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March 30, 2023 – Message from the Chief
Louise Rogers, chief, San Mateo County Health

Health Officer Updates Messages from the Chief

March has marked three-year anniversaries of some of the earliest COVID-19 public health actions that were required at the local and state levels, and I echo the thanks that the Board of Supervisors extended at their meeting on March 14th to all of our community partners for the roles you have played and continue to play to further our community’s health and well-being.

The wastewater data that our public health team is monitoring suggest that the risk of getting infected by COVID remains moderate. The virus concentration levels have been lower than the recent winter peaks (November – January) but are still higher than a year ago. While vaccinations continue to protect most from severe disease, there are between 20 and 30 people per day hospitalized with COVID. The number of deaths this winter was significantly fewer than the previous two.

Following the February 28 end of state and local public health emergency orders, the State issued revised guidance that will be effective April 3, no longer requiring masking in high-risk and health care settings. Facilities will be making decisions for their respective operations and sharing with staff, patients and visitors. Also, a person who tests positive may end isolation after five days if they feel well, have improving symptoms, and are fever-free for 24 hours.

As we wrap up our final school-based vaccine clinics targeting the populations that have been disproportionately impacted by COVID-19, individuals can continue to access vaccines through health care providers and pharmacies. California and the federal government have taken actions to maintain coverage for vaccination for those enrolled in Medi-Cal, a commercial insurance plan, or Medicare. As of March 22, 2023, some 262,755 residents (representing 34% of the population) have received the updated COVID bivalent booster. This booster, which targets both the original virus strain and the Omicron variant and its subvariants, provides the greatest protection against the most severe impacts of COVID, so we encourage all eligible persons, especially adults aged 65 years and older, to receive the bivalent booster dose. Currently, 52% of county residents 65 years and older have received this booster.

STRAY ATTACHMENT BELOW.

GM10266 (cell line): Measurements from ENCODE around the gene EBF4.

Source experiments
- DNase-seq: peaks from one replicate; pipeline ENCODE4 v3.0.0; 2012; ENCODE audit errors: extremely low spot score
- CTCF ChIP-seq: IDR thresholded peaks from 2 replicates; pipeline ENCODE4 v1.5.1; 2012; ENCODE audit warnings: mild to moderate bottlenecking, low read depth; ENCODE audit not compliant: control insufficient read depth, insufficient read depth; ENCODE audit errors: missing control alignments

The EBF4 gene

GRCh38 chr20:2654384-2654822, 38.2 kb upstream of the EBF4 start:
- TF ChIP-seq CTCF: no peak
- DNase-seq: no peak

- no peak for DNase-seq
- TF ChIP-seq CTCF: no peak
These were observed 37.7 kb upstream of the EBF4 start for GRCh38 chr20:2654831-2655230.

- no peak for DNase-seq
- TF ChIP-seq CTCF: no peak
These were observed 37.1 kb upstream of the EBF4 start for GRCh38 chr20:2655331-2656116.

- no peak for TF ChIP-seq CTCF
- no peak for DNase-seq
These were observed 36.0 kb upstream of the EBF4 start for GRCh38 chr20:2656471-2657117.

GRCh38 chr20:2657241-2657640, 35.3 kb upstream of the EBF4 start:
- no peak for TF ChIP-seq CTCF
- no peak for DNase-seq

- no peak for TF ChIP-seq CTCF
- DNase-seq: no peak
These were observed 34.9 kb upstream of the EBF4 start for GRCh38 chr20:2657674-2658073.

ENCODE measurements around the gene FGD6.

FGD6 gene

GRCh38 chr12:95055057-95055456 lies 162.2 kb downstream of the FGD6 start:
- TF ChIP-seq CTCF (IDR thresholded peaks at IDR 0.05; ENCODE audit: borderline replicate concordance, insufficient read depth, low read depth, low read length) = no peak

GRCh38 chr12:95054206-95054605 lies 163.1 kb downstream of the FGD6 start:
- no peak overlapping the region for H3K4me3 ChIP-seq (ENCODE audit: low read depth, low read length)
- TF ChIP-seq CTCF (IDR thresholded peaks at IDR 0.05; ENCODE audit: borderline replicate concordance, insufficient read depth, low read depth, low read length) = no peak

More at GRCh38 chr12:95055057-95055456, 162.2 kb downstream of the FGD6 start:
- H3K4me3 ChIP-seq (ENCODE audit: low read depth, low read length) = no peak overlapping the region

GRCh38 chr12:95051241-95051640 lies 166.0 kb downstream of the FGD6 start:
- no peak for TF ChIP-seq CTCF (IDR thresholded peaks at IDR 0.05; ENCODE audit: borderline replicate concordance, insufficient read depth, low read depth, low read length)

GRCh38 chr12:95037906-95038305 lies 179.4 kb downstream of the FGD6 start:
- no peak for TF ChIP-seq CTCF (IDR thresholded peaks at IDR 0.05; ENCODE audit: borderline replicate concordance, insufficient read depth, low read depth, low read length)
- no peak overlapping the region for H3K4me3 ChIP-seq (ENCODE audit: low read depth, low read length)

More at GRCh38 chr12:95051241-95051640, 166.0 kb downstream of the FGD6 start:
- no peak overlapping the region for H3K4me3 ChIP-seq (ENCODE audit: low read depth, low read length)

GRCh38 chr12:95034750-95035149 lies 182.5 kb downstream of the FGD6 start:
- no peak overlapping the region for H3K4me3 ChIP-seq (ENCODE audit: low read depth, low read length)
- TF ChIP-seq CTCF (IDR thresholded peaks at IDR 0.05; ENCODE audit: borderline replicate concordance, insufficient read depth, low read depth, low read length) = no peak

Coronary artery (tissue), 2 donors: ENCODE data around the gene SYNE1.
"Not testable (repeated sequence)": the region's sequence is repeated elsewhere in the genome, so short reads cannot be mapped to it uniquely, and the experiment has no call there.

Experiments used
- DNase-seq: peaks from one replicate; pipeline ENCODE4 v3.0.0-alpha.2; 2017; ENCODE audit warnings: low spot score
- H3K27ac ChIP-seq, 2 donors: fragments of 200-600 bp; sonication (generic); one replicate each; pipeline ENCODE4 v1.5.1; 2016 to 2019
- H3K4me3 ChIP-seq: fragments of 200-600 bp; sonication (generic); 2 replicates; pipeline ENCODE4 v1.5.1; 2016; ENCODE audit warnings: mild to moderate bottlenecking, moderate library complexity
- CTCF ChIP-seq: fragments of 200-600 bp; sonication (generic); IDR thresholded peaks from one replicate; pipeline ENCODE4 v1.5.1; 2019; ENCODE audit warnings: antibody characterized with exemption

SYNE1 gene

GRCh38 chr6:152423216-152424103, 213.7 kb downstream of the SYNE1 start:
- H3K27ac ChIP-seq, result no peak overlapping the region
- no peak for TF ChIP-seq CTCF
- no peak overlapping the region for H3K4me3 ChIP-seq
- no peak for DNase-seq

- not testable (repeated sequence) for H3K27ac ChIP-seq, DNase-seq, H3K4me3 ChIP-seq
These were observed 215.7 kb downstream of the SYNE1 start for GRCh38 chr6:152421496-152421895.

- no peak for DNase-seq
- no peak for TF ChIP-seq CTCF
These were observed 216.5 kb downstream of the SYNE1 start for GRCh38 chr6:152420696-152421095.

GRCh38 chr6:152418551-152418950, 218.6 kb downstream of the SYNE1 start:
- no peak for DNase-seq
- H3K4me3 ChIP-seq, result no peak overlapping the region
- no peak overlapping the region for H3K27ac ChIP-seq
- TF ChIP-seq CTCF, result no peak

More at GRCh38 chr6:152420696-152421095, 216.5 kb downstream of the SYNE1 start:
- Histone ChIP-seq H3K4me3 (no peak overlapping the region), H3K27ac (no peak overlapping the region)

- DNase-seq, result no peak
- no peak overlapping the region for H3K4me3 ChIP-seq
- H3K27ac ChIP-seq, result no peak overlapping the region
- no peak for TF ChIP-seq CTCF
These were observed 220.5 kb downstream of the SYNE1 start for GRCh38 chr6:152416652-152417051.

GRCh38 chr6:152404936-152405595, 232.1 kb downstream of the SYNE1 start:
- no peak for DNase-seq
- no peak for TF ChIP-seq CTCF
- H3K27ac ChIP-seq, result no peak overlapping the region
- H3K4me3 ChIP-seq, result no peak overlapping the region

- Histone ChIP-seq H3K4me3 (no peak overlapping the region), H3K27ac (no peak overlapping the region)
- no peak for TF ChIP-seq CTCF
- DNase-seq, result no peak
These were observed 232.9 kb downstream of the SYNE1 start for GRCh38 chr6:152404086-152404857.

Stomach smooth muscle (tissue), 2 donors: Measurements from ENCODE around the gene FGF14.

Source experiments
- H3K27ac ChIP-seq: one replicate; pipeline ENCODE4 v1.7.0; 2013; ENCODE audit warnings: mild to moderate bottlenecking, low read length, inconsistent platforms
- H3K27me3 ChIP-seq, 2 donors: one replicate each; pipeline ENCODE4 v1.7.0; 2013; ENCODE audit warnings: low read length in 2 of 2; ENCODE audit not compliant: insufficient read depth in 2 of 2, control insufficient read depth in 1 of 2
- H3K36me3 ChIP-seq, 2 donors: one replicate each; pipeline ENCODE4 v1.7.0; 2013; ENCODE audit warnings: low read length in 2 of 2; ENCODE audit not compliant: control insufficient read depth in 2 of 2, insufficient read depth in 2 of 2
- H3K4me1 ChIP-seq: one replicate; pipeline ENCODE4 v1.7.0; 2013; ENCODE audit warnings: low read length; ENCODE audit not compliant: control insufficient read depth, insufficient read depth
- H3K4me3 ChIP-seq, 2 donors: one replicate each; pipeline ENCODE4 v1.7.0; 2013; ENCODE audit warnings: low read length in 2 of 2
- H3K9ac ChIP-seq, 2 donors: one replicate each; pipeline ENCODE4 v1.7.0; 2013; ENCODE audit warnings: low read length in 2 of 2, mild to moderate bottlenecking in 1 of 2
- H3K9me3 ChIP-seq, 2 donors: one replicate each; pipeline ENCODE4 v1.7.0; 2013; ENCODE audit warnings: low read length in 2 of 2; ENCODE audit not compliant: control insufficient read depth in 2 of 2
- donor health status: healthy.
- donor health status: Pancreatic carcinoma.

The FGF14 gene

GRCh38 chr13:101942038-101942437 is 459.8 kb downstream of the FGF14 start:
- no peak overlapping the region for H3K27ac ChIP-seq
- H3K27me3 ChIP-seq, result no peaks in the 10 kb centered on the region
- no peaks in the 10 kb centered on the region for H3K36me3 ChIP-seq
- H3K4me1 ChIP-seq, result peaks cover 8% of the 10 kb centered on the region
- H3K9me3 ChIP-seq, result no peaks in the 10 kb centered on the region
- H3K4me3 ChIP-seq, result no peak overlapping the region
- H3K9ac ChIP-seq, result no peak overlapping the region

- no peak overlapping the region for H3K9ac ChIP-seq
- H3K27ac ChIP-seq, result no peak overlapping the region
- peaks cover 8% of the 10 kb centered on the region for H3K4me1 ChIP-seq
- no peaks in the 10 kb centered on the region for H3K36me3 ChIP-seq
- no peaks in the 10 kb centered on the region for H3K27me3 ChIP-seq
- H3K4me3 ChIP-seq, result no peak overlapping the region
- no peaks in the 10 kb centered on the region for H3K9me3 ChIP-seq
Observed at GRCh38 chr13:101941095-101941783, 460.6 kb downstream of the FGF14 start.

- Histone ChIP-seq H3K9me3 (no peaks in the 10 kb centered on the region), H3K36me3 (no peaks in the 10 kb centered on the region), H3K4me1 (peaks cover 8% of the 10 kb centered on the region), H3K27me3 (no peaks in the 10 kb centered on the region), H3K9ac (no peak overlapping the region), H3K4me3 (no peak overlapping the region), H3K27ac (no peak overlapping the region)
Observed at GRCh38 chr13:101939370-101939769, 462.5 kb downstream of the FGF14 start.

As shared in last month’s update, County Health has reassessed local data dashboards, retiring some and updating others, to better reflect our current and most relevant understanding of the presence of the virus and disease severity being experienced. In addition, we will now sunset local vaccination dashboards and refer to data made available by the State. The State provides vaccination data dashboards from San Mateo County across age, race/ethnicity, and equity measures, in addition to data at the ZIP code level.

In this phase in which pathways for vaccination, testing and treatment will be defined by one’s health insurance, I want to express appreciation for our Human Services Agency colleagues who are working with clients, our County Health teams, and partners to reach the residents insured through Medi-Cal to complete the annual redetermination process that is resuming after a three-year suspension. This is a vital part of assuring equitable access to healthcare in our community.

All together better,

Louise Rogers